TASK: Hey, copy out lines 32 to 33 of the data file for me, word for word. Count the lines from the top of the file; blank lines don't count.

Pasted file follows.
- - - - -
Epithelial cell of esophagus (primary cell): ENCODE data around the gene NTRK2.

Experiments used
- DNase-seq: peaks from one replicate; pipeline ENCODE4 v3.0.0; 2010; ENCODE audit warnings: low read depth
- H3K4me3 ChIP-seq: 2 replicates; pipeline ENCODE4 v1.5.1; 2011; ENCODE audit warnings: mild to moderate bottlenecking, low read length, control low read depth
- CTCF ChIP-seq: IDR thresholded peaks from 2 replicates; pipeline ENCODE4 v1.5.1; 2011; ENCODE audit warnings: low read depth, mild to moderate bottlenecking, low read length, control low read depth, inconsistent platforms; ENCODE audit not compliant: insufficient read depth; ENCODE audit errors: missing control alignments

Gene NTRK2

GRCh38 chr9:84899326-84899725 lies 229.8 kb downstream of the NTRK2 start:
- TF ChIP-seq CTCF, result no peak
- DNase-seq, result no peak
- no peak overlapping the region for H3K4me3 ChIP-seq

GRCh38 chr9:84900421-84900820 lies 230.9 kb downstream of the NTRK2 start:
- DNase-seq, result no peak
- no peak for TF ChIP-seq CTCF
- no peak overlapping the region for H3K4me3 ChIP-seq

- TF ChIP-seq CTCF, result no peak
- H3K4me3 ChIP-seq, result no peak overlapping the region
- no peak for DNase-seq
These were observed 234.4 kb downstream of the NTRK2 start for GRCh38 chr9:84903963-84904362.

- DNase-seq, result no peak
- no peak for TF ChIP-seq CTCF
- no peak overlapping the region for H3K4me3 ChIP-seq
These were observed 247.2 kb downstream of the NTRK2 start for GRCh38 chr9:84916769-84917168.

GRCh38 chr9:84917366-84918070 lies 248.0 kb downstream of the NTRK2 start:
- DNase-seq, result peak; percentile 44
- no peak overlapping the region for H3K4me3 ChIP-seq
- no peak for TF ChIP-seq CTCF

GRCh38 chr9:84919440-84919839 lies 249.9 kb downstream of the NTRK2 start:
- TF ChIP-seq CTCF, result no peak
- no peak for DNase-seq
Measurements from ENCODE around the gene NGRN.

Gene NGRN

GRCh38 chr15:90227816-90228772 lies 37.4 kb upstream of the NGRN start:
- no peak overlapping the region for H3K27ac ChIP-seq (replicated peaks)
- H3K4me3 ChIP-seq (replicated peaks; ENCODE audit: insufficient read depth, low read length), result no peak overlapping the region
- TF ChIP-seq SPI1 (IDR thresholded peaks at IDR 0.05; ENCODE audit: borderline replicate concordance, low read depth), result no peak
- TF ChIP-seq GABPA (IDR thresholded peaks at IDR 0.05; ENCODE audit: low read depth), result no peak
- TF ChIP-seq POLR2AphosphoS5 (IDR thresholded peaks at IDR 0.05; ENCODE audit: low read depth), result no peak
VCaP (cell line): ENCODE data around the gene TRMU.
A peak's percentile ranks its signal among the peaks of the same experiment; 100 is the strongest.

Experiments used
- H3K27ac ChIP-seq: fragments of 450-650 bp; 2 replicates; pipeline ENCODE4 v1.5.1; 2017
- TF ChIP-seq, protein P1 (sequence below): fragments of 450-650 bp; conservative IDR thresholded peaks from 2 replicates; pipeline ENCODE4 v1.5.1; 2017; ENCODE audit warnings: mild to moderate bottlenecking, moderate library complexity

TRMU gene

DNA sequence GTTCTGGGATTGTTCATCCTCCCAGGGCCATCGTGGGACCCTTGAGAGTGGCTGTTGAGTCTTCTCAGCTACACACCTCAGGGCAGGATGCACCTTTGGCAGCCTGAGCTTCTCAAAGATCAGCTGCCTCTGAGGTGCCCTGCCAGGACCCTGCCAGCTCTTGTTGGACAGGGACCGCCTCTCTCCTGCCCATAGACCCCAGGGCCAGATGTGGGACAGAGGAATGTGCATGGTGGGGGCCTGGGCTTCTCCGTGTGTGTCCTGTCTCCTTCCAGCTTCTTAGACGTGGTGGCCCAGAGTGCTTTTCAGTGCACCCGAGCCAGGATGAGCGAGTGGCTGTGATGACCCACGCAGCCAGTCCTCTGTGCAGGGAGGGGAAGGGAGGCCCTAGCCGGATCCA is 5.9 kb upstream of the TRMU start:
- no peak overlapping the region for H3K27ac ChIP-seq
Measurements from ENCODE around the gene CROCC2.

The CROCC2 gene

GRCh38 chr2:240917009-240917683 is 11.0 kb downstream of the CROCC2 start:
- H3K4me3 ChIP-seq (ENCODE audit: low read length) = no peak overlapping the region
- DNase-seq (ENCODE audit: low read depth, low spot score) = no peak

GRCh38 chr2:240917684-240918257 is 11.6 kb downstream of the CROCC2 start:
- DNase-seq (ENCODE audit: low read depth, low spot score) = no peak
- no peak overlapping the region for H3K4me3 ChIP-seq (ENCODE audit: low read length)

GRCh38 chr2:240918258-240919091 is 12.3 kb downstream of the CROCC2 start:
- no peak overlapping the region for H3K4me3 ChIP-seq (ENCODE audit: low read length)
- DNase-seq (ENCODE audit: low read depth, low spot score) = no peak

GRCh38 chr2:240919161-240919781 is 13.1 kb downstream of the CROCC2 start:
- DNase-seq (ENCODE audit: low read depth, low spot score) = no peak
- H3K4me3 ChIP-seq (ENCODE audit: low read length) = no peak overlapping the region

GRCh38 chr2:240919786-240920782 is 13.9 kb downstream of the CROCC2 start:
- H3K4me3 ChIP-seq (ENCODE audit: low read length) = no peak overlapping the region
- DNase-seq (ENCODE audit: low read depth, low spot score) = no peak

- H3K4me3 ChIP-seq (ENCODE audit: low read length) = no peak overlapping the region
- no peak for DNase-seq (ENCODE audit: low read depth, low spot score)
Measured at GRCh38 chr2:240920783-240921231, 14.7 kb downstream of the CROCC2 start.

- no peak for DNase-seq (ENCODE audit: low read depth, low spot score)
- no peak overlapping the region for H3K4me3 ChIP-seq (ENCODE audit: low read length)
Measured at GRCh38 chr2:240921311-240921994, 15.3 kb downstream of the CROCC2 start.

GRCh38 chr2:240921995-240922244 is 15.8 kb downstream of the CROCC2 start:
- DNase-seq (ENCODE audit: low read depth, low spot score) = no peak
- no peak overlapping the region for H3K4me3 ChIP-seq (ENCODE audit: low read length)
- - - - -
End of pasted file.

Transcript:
GRCh38 chr15:90227816-90228772 lies 37.4 kb upstream of the NGRN start:
- no peak overlapping the region for H3K27ac ChIP-seq (replicated peaks)